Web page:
Do you have a valid insurance policy for your car? If not, it really isn’t worth the risk. Anyone caught driving uninsured will end up paying a high price for it. It is against the law, after all. In the absence of insurance coverage, the person responsible for the accident is required to cover the costs of all damages sustained by the injured party and related expenses (for example, a broken bumper or a damaged rear-view mirror).
Find out more below.
Is driving without insurance a criminal offence in the UK?
Driving without car insurance will not land you in prison or be added to your criminal record. However, there are lasting consequences if you are caught without insurance and convicted, such as an IN10 endorsement which will remain on your driver’s licence for 4 years.
This information must be disclosed to insurance providers and will likely lead to a significant increase in insurance premiums as insurers will consider you to be more of a risk.
What’s the penalty for driving without insurance?
The police have number plate recognition cameras that allow them to check whether a vehicle is insured against third party risks. If the cameras detect that your car is uninsured, you could be faced with a fixed fine of £300 and 6 penalty points on your licence or worse.
The fine for driving without insurance can be unlimited if the case is taken to court. However, the police normally only take serious cases to court, such as cases where the driver provides false information or repeat offences. The court may also decide to disqualify you from driving altogether.
If you don’t declare that an uninsured vehicle is “off the road”, you could be fined and end up with a clamped wheel, even if it is just parked on the road. The police also have the power to have the car impounded or destroyed.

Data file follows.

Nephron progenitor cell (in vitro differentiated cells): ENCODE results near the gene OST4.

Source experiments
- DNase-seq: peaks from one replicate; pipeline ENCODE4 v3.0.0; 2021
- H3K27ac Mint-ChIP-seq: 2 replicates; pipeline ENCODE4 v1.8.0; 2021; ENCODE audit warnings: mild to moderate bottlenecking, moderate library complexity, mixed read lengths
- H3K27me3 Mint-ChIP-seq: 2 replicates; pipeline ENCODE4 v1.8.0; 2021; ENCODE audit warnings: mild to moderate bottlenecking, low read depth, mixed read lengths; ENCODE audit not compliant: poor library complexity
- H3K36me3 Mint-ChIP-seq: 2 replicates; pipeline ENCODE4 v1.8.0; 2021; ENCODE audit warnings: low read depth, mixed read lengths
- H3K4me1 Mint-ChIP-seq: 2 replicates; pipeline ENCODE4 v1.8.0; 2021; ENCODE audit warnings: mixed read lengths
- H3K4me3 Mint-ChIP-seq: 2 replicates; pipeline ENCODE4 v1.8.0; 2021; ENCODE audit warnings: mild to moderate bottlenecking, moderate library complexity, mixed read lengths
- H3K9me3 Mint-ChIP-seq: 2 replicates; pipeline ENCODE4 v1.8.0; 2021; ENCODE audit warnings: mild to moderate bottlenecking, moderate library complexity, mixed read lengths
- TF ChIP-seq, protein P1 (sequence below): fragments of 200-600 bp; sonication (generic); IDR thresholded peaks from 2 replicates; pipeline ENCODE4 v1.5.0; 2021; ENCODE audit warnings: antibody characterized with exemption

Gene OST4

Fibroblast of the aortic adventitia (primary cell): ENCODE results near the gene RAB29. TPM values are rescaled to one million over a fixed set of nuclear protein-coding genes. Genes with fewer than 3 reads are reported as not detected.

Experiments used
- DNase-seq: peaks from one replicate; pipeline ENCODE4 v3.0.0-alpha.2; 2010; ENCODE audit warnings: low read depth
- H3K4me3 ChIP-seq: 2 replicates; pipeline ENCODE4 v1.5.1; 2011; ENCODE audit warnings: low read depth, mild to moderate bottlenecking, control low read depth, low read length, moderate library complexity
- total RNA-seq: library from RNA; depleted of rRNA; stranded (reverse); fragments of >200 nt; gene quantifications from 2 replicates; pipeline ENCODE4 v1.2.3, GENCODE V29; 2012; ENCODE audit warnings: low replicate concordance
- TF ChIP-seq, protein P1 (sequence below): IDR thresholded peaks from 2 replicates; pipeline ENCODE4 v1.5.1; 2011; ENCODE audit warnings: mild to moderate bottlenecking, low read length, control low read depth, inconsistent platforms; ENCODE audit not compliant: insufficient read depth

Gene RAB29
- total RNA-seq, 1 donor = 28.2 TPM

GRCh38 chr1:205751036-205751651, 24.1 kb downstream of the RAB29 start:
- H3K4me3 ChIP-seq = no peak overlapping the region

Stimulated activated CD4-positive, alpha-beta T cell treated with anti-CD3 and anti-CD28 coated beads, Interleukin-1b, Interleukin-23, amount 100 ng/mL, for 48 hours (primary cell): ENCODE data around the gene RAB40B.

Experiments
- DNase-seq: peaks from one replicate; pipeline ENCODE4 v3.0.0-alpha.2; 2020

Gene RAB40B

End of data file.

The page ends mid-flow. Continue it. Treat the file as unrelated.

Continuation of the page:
Can someone drive my car if they are not on my insurance in the UK?
This will depend on whether the person has comprehensive insurance that explicitly includes Driving Other Cars (DOC) cover. DOC cover used to be the standard for most comprehensive insurance policies but nowadays it is much less common.
Insurers also tend to have strict requirements for DOC cover. For example, policyholders usually have to be aged 25 or over to be eligible. Certain occupations may also be excluded from DOC cover.
Moreover, this type of coverage is still only intended for using other people’s cars in emergency situations rather than for regular use. In the case of regular use, it is better for the person to be a named driver in your insurance policy. Short-term car insurance may also be a smart option if they are using the car for less than a month.
If someone is caught driving your vehicle without DOC cover, both you (as the owner) and the uninsured person could face prosecution. In short, it’s better to be safe than sorry.
When don’t I need car insurance?
There are certain exemptions to the legal requirement for insurance. These include the following:
- Vehicles that have been declared off the road (following Statutory Off Road Notification procedure). This means that the car cannot be driven on public roads
- Vehicles that are in the scrapyard or have been stolen
- Those that have been registered as “in trade” with the DVLA
- Those only driven on private land that can’t be accessed by the public